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ClooN 1.1.1 is out

Version 1.1.1 is now public available via NuGet and this site.
I applied all I mentioned from the previous post and I could manage even further overhead reduction.

With a Nvida GTX 560TI I go under 1ms for 512×512, 6 octaves FBM in implicit mode.
Additionally I added another NoiseModule: Step. It’s basically for cutting out all values under a specific value

The Editor is updated too to version 1.1, containing all optimisations. Implicit mode is now the default mode. And you now can see your coordinates on x,y and z

ClooN’s current state


glad you are back! :) Seeing that this site gets increasing visits, I'm almost don't have the feeling to talk to myself :D

In the last post I talked about how I wanted to increase the performance of the ClooN library, by switching to another noise algorithm. Before I tried out new algorithms, I realised that in reasonable noise query resolutions, not the GPU speed was the limiting factor but the copying of input/out memory was. this made me me come up with another Idea:

Implicit Cubes

Most of the time you need noise/fractals for images, textures or heightmaps. These have all in common that their data structure  is well shaped.
This leads to a cool optimization:  Imagine telling someone to draw a line of dots. First you tell him the first Position of the first dot, then the second position of the second dot and so on. This takes alot of time and nobody would do that if the pattern is well shaped. Instead you would just tell the other guy "Start at Position 0 then do 15 points with a gap of 1cm between them". This is alot faster and the result will be the same. Of course you can extend this not to be just a line of dots even a field of dots or a cube of dots.

In the next version there will be a GetValues() method accepting a ImplicitCube object. All you have to do is set the 9 values (3 for each direction) and thats it. This reduces the GPU traffic by ~75% and results in an amazing performance of less than 2 milliseconds for a complete operation including overhead for a 512x512 texture with 6 octaves vs. 8ms for the same with explicit values and without overhead (14ms total). While the extra computation on the GPU for making the implicit value to an explicit value is not even noticeable, the lack of creating input values on the CPU is even more.  Being on the run I wanted to reduce the output traffic as well. But it turned out that there was no efficient way to compress the output float array on the GPU and uncompress it on the CPU. I think I got the maximum that's possible for now.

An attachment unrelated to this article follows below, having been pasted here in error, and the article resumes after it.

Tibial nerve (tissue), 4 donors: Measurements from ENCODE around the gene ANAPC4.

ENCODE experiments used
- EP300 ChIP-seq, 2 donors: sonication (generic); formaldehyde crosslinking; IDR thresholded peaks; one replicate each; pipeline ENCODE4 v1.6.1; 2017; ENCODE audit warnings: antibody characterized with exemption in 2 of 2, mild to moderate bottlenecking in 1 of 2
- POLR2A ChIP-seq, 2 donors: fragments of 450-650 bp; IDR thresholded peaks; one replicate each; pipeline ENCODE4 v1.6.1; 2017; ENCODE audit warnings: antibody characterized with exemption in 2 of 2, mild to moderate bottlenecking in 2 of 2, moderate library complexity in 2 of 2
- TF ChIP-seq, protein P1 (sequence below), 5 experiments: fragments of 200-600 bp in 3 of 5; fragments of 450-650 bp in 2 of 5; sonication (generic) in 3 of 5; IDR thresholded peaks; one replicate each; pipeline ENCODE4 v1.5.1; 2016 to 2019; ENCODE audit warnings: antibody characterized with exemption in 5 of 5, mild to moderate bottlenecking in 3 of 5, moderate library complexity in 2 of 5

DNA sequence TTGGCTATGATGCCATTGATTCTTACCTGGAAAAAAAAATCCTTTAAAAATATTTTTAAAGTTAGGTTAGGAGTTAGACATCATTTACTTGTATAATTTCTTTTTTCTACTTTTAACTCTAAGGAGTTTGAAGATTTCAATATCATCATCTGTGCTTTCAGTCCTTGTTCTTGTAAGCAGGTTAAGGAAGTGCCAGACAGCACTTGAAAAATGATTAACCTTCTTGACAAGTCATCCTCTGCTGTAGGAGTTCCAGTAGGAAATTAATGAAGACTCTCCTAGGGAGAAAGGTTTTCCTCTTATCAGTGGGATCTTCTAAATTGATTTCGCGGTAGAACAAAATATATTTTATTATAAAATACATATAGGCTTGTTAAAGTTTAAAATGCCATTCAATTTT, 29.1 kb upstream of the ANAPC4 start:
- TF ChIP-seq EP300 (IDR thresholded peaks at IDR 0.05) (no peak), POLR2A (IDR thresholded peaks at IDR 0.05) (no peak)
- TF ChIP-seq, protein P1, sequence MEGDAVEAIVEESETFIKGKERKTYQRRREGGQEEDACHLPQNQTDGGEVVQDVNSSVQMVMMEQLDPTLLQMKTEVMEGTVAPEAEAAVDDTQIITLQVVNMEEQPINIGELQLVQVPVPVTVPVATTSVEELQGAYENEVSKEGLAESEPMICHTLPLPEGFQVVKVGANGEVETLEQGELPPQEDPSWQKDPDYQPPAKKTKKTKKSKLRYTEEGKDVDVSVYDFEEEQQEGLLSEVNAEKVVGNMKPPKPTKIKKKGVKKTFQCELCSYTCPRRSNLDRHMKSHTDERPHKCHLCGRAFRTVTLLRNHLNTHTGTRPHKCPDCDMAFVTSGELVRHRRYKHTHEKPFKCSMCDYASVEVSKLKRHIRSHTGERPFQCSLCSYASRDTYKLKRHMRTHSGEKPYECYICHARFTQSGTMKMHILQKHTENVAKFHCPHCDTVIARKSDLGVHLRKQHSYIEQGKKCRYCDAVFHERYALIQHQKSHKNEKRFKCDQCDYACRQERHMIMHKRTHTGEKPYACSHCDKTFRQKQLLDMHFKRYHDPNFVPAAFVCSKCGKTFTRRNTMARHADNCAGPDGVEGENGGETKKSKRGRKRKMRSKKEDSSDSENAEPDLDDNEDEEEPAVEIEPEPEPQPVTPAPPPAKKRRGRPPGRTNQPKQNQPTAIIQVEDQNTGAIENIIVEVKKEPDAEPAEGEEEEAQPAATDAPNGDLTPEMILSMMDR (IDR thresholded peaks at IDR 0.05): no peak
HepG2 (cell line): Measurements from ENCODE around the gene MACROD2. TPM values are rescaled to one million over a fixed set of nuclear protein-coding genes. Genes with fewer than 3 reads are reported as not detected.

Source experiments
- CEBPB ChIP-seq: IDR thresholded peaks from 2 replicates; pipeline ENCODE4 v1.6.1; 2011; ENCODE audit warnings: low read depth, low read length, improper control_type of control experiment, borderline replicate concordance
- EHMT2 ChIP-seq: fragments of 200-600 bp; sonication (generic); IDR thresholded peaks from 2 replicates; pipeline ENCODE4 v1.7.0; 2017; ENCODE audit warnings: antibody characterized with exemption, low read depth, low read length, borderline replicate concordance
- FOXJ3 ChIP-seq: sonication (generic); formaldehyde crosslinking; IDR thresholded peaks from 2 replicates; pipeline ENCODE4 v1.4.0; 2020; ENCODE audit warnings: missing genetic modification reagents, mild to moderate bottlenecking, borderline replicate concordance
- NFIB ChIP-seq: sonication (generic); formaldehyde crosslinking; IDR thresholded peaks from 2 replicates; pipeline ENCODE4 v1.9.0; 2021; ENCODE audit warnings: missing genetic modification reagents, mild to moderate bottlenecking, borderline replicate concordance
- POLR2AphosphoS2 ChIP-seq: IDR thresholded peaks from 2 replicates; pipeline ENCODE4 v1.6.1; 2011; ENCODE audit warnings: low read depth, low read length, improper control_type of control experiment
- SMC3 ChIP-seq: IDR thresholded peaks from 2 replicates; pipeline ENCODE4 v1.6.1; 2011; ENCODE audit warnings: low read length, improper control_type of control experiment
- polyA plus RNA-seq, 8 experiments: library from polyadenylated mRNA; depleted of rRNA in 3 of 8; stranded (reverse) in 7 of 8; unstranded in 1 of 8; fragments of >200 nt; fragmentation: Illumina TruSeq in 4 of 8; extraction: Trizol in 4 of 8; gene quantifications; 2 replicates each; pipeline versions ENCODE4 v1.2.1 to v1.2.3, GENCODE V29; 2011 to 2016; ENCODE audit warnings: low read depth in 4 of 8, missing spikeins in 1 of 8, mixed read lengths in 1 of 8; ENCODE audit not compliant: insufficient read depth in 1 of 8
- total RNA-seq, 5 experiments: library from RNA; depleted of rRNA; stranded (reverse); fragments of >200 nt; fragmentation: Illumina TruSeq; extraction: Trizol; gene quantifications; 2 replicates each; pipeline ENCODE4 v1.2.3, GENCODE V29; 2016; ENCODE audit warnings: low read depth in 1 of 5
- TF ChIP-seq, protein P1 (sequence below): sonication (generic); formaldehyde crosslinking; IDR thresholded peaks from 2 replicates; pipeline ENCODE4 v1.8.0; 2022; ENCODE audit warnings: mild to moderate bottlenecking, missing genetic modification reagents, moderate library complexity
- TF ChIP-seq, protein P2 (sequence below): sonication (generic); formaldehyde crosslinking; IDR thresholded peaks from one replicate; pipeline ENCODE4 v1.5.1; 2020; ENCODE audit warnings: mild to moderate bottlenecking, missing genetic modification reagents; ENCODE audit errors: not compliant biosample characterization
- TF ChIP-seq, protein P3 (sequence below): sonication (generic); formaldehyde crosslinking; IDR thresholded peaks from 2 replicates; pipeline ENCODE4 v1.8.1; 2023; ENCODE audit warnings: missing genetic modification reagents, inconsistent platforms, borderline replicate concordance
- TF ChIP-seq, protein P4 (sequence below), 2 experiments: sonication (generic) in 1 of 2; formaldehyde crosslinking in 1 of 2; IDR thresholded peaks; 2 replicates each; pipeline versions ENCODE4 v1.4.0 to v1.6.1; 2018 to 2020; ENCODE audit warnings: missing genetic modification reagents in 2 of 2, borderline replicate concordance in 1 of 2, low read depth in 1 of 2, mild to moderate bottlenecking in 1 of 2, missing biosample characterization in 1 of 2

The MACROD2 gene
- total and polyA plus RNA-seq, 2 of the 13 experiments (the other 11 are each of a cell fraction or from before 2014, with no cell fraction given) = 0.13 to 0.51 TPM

Simplex and OpenSimplex Noise

I thought to save even more time and get higher quality noise using OpenSimplex noise. I was so wrong. The example implementation of it was in Java. I did my best to port it to OpenCL but it turned out to be 30% slower than perlin. I talked to Michael Powel from who has run into the same issue for his Rust noise lib. He told me the main reason is that the perlin implementation was optimized by many people over the past 30 years where OpenSimplex is just a few months old. So no blame to the inventor KdotJPG it might just need some time. Just for fun I added Stefan Gustavson's implementation of Ken Perlin's Simplex Noise to ClooN. I expected a performance hit and better quality. I just got the second. Simplex performed just as got as Perlin if not being slightly slower. The quality was  way better than Perlin. While Perlin has some sort of "pulsing" when you scroll through the Y axis on the Editor, Simplex is perfectly even. There is even something called "Wavelet Noise" invented by the Pixar guys. But it has a huge memory footprint (XkB Perlin vs 8MB Wavelet), so I didn't even tried it out.


 Perlin noise is the fastest free algorithm. New implicit values can save up to 75% time and reduce CPU load.


ClooN and ClooN Editor released, whats next?

First post, first release :D

My open source project ClooN is now released in a stable state. While the version 1.0 was horribly bugged (interface driven design and operator overloading  dosen't work so well xD ) this version was heavily tested during the development process of ClooN Editor and never let me down. The editor, by the way is a cool new tool to play around with the noise algorithms and can create really cool looking outputs, like you can see on the right. And it's nice to see that the performance of ClooN is freakin good: 6 octaves of FractalBrownianMotion with 2.8 mega pixels in 59 milliseconds! (GTX560Ti). While the 99,99% of that time is copying memory, the GPU is idling at 0.3%. When scale down to 0.2 MP even 4000(!) octaves just need 264 ms.

What's next?

Even if the performance is outstanding it's using Perlin Noise as noise function. Perlin does not perform well on 3D and higher dimensions additionally it looks blocky and has artifacts. First I wanted to implement Simplex Noise, but then I read about the patent problem. As a European (we don't have software patents [what is awesome :D]) I could just ignore it, but then I would lock out all people from the US. After some research I found this guy  who made a free implementation called OpenSimplex Noise avoiding the patented parts. It's not as quite as fast as Simplex, but beats Perlin Noise in every way.

So the next step will be to kick out Perlin and implement OpenSimplex. Additionally some bugfixes for the editor (zoom -.-). On the long run there will be a Unity type compatible version.